From junk haulers to park workers to dump truck drivers, we owe a lot to those who keep our homes, parks, and streets clean—especially when they go out of their way to help people who have lost something.
1. Savings Bonds Worth $114,000
What would you do if you discovered $114,000 worth of savings bonds? If you are Leo Guarente, owner of Junk Depot, and the bonds were discovered in an old locked chest removed from a deceased woman’s home, you would immediately return the bonds to the woman’s daughter, Marie Veloso.
The bonds, purchased for $21,000 in 1972, were already worth almost $114,000 when Guarente discovered them. “I could’ve used that $114,000 just like anyone else,” he said, “I haven’t been on vacation in 10 years. But I did not think for one minute that I was going to keep that money.”
Guarente has been trying to get a reality show based on his business, and he gladly used the incident as proof of how interesting his career is, which is why he hired a camera crew to go with him when he returned the money. He also received other perks from being honest; one local man offered to pay Guarente’s cell phone bill for a full year after hearing about the matter.
2. A 55-Year-Old Wedding Ring
When Bridget Pericolo placed her wedding ring in an empty paper cup before doing some chores, she certainly didn’t realize what a commotion it would cause. That’s because while she was doing stuff around the house, her husband of 55 years, Angelo, took out the trash—including the disposable cup sitting on the bathroom sink.
By the time Bridget realized the cup was gone, the trash truck had already come by and picked up their garbage. Fortunately, the couple realized the mistake before the dump truck had finished making its rounds for the day, so the supervisor was able to get in touch with the drivers to ensure the cargo was dumped separately so Angelo could search through the refuse for his wife’s ring. On the downside, by the end of the day, the truck picked up a total of ten tons of garbage.
Amazingly, it only took Angelo and a few garbage men 45 minutes to find the missing ring amongst the piles of trash. The sanitation workers said that the fact that the Pericolos tied their trash bags up greatly helped speed up the search. Even so, Bridget believed the discovery was a miracle.
3. Savings Bonds Worth $22,000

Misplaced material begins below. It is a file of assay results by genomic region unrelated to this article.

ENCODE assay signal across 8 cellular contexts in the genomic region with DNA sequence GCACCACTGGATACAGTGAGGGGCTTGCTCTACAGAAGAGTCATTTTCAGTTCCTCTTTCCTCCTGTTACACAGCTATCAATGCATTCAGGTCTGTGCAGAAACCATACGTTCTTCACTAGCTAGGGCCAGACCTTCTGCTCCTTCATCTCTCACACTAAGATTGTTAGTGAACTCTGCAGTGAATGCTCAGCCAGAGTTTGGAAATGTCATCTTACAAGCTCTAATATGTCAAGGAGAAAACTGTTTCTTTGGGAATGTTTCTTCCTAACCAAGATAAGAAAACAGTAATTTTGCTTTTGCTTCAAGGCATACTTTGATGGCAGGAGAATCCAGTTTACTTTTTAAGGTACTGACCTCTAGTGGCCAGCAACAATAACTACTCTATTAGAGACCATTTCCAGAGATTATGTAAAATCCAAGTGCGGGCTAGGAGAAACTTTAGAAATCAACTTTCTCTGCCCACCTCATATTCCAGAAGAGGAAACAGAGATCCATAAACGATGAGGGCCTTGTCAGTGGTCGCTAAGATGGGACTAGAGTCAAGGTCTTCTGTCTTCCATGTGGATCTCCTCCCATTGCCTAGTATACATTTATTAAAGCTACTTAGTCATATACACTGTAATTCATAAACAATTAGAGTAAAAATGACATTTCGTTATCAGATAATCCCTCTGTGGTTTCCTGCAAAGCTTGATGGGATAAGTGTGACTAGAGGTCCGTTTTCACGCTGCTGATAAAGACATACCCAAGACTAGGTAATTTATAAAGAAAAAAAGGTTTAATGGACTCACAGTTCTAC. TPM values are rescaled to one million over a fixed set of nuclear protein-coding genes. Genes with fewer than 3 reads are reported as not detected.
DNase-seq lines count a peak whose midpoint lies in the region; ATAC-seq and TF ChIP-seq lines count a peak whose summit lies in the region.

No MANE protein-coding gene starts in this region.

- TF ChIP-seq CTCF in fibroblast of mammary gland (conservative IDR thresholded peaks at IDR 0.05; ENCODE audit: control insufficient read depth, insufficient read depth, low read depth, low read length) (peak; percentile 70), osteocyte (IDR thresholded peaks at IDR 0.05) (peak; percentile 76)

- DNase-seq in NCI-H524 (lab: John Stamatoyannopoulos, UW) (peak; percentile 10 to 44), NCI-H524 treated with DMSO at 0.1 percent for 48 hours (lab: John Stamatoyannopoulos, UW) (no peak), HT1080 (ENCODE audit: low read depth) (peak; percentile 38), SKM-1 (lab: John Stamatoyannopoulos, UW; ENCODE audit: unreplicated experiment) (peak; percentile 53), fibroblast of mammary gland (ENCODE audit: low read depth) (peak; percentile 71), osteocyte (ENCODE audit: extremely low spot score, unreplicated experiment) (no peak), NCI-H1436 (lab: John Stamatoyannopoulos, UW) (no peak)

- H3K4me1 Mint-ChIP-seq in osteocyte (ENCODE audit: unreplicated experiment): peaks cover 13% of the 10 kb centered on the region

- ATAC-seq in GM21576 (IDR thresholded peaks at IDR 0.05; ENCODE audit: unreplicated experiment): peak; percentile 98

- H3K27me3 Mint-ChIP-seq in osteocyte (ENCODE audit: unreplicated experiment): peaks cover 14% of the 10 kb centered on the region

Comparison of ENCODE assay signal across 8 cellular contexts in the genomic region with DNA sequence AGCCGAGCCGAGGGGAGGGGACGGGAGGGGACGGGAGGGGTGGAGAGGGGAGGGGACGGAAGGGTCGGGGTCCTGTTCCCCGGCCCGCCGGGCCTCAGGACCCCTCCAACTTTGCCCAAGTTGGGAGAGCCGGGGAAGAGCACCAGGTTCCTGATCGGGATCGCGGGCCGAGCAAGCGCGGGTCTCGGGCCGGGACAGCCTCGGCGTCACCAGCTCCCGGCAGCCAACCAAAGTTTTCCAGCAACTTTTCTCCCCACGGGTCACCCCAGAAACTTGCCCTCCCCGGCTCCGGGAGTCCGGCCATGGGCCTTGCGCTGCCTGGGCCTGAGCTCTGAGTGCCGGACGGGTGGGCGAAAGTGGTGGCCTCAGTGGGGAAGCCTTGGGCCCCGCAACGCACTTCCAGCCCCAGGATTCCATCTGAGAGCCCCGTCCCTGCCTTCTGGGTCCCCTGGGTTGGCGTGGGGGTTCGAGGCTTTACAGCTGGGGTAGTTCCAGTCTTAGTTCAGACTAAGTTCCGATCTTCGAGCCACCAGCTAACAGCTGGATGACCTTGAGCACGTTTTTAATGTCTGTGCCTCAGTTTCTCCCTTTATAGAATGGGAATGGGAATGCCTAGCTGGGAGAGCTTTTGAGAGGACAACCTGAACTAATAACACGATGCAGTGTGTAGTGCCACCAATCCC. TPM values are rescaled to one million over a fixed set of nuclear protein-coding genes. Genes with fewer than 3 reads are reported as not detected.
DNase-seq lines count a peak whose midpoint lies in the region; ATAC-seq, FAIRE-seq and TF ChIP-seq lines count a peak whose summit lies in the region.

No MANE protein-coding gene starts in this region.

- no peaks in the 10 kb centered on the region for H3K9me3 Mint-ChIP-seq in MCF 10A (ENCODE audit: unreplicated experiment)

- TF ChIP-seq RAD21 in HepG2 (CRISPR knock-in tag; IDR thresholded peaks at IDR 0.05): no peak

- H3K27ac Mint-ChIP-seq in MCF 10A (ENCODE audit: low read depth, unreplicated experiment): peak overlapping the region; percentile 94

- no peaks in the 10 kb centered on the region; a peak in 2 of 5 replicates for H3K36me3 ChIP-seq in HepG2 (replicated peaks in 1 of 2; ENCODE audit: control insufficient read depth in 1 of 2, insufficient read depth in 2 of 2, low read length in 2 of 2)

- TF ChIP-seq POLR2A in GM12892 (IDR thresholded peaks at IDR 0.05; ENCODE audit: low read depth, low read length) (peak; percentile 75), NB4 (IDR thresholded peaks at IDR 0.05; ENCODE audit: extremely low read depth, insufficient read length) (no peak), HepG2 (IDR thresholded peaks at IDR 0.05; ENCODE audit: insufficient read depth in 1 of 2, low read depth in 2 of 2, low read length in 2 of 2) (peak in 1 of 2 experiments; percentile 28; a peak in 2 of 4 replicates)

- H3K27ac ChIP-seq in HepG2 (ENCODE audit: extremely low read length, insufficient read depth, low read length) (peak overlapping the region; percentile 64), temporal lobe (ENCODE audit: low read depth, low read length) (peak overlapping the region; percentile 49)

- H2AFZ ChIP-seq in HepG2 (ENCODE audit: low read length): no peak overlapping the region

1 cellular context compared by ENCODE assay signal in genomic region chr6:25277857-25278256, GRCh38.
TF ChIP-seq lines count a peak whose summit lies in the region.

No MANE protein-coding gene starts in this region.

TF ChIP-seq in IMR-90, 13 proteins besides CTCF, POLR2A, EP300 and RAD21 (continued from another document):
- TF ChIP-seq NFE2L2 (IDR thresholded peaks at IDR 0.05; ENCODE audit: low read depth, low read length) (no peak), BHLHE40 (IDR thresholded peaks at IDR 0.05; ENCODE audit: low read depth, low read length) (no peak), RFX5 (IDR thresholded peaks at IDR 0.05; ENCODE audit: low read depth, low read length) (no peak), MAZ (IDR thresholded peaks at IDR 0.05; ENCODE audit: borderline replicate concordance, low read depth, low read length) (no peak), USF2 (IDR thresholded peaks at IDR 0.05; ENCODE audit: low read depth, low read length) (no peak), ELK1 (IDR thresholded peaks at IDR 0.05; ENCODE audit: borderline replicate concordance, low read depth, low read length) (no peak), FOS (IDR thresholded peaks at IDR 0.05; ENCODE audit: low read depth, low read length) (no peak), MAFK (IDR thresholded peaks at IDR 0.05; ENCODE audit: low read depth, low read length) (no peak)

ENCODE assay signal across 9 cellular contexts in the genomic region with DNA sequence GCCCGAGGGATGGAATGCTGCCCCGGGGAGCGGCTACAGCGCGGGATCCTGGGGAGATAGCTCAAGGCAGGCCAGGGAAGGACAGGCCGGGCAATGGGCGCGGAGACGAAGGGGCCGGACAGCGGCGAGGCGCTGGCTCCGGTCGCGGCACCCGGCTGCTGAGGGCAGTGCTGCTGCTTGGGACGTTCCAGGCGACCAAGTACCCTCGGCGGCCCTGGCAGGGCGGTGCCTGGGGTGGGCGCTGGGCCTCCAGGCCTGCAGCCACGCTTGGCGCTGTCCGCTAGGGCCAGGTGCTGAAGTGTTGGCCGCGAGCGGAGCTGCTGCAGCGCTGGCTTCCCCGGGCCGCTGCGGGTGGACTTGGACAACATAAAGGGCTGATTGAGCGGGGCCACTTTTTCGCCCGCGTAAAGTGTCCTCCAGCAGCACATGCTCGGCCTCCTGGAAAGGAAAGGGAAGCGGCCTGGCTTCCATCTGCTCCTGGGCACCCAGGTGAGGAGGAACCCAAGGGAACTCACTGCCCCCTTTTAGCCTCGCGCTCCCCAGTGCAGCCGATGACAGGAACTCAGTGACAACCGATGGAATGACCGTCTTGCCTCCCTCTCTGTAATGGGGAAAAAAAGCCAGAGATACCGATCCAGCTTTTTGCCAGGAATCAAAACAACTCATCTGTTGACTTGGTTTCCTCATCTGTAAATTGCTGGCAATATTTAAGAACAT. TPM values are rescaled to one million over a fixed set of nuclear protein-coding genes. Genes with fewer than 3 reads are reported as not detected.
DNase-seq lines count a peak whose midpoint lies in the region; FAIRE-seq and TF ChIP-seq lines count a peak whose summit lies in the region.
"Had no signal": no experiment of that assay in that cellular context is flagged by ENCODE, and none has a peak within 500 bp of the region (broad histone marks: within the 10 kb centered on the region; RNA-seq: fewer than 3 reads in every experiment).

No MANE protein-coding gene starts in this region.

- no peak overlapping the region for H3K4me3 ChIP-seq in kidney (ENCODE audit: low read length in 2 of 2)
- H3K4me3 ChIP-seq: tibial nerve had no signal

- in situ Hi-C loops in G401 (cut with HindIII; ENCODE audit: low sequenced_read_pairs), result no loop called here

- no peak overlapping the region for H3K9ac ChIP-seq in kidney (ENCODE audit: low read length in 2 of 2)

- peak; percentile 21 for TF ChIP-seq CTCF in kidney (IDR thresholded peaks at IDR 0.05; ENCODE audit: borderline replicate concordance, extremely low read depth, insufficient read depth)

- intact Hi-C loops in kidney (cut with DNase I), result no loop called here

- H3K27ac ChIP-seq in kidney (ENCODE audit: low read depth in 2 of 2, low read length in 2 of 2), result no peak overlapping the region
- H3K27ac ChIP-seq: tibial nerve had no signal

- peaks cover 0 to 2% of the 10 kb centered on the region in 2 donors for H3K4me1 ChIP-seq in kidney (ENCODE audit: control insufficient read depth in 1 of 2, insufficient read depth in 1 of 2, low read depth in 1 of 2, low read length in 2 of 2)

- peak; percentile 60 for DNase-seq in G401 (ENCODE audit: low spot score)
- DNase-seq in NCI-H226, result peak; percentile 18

Try to keep track of your savings bonds and make sure your heirs know where they are too. After all, Guarente isn’t the only worker who has discovered savings bonds in piles of trash.
Mike Rogers was emptying out old bins of scrap metal at Blue Grass Recycling in 1971 when he stumbled upon two dozen US Savings Bonds purchased by Martha Dobbins. While no one knows how the bonds ended up in the barrel, it’s believed the person who bought Martha’s house after she died
in 1922 dropped them off at the recycling center along with the metal scraps that eventually found their way to Rogers.
Rather than celebrate the fact that he just discovered $22,000 worth of savings bonds, Rogers immediately set out to find the rightful heir to the discovery. Eventually, he tracked down Dobbins’ son Robert Roberts, who was thrilled and shocked by the call. “I was totally surprised,” he said. “I had taken care of my mother for several years before she died and she never mentioned anything about any bonds."
Even more surprising than the fact that Rogers went about finding the son of the person who bought the bonds is that when Roberts tried to compensate the recycling company employee, his offer was refused.
4. Another Lost Wedding Band
Danielle Hatherly Carroll was tossing out trash from one of her public art classes in Battery Park when her ring slipped off her finger. Danielle realized the ring was gone later in the day, but by the time she and her husband returned to the park, the trash bins had already been emptied by the park workers.
Desperate to get the ring back, but without any ideas on what to do, Danielle left a note on one of the park’s garbage trucks that was parked nearby. Fortunately, Parks worker Gary Gaddist got the note and immediately took up the challenge and dug through the trash until he found the missing ring. “I would hope someone would do the same for me or anyone else,” Gaddist said.
In return for the Parks Department worker’s help, Danielle offered him a space in one of her art courses. “I didn’t even know they had things like painting schools,” Gaddist said. “It’s kind of exciting.”
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It’s easy to say what we would do if we discovered a small fortune that someone threw away, but until you have your hands on the savings bonds, heirlooms, or antiques, it’s easy to speculate. What do you think you would do if you found things like this in the trash?